I then found I couldn’t easily edit the style of slide I was using. I was stuck with a quote on one of them, I figured I’d just keep it.
After fiddling around for well over 45 minutes on poor videos and formatting, I decided to call it a day and just export what I had. A very bad editing experience here from Animoto.
Export options were pretty good mind you, with the ability to export in various video qualities. They keep a watermark on for the trial version (which is fair enough) and you only need to jump to 7.99 to remove.
Once the video was exported the options were pretty good. You can embed the video and share it on all social media accounts right there and then. You can also download the video in a variety of different resolutions.
Here is the video I got out of it:
Try Lumen5 here.
I’ve heard good things about Lumen5 from Vivi Nation Founder, Chris Smith. They have a freemium plan which is a major plus for me. You can create a video with a link or some text. I dropped my link in to see how it automated the copy.
It will then ask you what format you’re looking for. Again, it will be interesting to see if you can dynamically change this as you go. You can then pick a theme, similar to the previous two tools.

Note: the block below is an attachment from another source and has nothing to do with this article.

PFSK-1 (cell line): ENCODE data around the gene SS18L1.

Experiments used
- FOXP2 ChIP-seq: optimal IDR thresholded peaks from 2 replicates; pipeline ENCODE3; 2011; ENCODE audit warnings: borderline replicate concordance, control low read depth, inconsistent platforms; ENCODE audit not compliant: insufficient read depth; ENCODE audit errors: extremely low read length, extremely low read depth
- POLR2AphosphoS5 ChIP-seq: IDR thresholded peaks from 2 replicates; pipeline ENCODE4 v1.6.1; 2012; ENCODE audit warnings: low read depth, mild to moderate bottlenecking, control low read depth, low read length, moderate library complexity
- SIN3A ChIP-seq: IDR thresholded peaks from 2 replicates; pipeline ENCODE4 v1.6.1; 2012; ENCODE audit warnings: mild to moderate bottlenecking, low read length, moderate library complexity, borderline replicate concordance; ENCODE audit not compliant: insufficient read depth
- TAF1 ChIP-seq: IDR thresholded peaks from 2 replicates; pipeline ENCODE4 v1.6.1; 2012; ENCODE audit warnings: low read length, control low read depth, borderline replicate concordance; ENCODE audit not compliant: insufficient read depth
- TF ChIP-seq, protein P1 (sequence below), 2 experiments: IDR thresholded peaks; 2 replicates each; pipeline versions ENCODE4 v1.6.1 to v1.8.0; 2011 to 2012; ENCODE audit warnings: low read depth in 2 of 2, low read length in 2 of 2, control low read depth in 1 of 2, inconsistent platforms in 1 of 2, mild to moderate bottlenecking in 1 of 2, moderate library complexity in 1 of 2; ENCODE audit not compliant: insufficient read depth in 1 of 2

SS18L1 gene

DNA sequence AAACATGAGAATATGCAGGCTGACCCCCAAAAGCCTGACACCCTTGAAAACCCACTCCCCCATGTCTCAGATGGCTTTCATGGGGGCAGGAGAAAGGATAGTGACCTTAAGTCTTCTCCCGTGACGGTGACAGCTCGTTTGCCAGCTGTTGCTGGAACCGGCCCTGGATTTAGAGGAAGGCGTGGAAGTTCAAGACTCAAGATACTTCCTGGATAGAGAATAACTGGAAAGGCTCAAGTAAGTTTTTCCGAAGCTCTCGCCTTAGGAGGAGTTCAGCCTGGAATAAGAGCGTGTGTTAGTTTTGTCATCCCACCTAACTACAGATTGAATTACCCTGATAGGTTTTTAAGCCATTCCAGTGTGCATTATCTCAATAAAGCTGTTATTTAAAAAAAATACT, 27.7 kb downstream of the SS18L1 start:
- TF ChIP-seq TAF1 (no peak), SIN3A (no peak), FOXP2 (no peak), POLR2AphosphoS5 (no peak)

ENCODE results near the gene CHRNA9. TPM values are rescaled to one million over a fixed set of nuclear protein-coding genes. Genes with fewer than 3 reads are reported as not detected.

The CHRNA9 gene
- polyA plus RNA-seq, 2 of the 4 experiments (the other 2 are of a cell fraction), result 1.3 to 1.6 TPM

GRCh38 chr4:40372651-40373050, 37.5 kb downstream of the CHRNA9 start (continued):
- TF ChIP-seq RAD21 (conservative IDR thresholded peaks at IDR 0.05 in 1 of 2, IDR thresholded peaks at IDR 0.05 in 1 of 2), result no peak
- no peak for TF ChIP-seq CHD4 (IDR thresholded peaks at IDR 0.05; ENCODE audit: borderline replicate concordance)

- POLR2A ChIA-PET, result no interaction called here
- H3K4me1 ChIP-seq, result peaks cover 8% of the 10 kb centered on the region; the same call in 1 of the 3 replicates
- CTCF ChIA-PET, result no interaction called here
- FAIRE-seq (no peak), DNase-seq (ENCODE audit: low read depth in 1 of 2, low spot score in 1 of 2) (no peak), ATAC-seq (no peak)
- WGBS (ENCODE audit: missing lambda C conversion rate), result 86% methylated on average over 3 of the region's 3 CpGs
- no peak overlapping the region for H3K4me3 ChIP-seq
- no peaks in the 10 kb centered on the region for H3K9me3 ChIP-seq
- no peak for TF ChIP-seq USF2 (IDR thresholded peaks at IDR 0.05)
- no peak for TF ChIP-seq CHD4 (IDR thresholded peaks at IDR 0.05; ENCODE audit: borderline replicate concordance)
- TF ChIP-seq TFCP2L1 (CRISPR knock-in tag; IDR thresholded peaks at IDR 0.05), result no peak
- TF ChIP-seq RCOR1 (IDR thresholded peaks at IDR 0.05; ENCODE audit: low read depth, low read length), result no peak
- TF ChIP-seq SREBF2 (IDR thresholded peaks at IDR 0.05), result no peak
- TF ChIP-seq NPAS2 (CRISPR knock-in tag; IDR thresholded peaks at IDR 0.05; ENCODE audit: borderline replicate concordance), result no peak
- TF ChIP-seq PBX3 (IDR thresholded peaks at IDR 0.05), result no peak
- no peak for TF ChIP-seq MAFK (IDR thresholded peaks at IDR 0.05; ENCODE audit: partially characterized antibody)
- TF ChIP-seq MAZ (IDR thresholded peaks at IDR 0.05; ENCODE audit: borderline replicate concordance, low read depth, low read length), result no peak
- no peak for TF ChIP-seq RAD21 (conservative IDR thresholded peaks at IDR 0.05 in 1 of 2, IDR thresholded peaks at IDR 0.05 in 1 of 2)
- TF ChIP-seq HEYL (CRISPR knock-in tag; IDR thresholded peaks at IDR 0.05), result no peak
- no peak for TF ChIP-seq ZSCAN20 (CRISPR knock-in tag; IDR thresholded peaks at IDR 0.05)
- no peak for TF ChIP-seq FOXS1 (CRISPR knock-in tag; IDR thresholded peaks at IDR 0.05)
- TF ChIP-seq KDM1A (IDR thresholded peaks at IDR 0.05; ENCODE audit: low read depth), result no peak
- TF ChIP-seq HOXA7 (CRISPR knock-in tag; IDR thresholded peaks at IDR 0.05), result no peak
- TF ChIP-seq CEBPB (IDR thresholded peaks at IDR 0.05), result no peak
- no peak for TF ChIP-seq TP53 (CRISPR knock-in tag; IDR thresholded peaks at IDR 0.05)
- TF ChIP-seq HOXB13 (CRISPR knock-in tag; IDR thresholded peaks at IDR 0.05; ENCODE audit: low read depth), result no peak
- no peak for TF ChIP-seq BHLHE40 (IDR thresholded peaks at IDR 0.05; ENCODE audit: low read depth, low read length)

The editor looks pretty much identical to the InVideo version. The AI picked a selection of sentences that worked pretty well. It also pulled through the images I used in the article which is really helpful. On the left-hand side, you can see the whole article and start to edit which text you see on each slide. It also pulled through my brand colours – I am not sure if this is a coincidence though.
One thing I noticed about this editor is you can have ‘scenes’ and ‘sub-scenes’ which means you can have longer sections of text on the same video / image.
I wanted to change the styling throughout, but it looks like you need to upgrade to one of the paid plans to do so! You can’t even change the font, which is frustrating. The trouble is the upgrade is not exactly cheap, skip to my thoughts on the pricing.
The editor of Lumen5 is one of the best. It’s quick, easy to use and with lots of customisation options right there on the screen. You get previews of the video content and you can just drag the content onto the scene. It took me no more than 5 minutes to add the copy and images to my video.
Exporting is also pretty easy, you get an immediate preview and then you can share the video to Facebook or Instagram or download it (this will take about 5 minutes to process.
Very impressed with Lumen5, but it lets itself down with their pricing, it’s a real shame.
If you want to get anything even remotely useful out of Lumen5 (as in a HD video) you need to step up to $49 a month! To get a 1080p video and a Getty image library (you know my thoughts on Getty) you’ll have to fork out an astonishing $149 a month. I think Lumen has the best editing experience, so it’s a shame they price out most video marketers.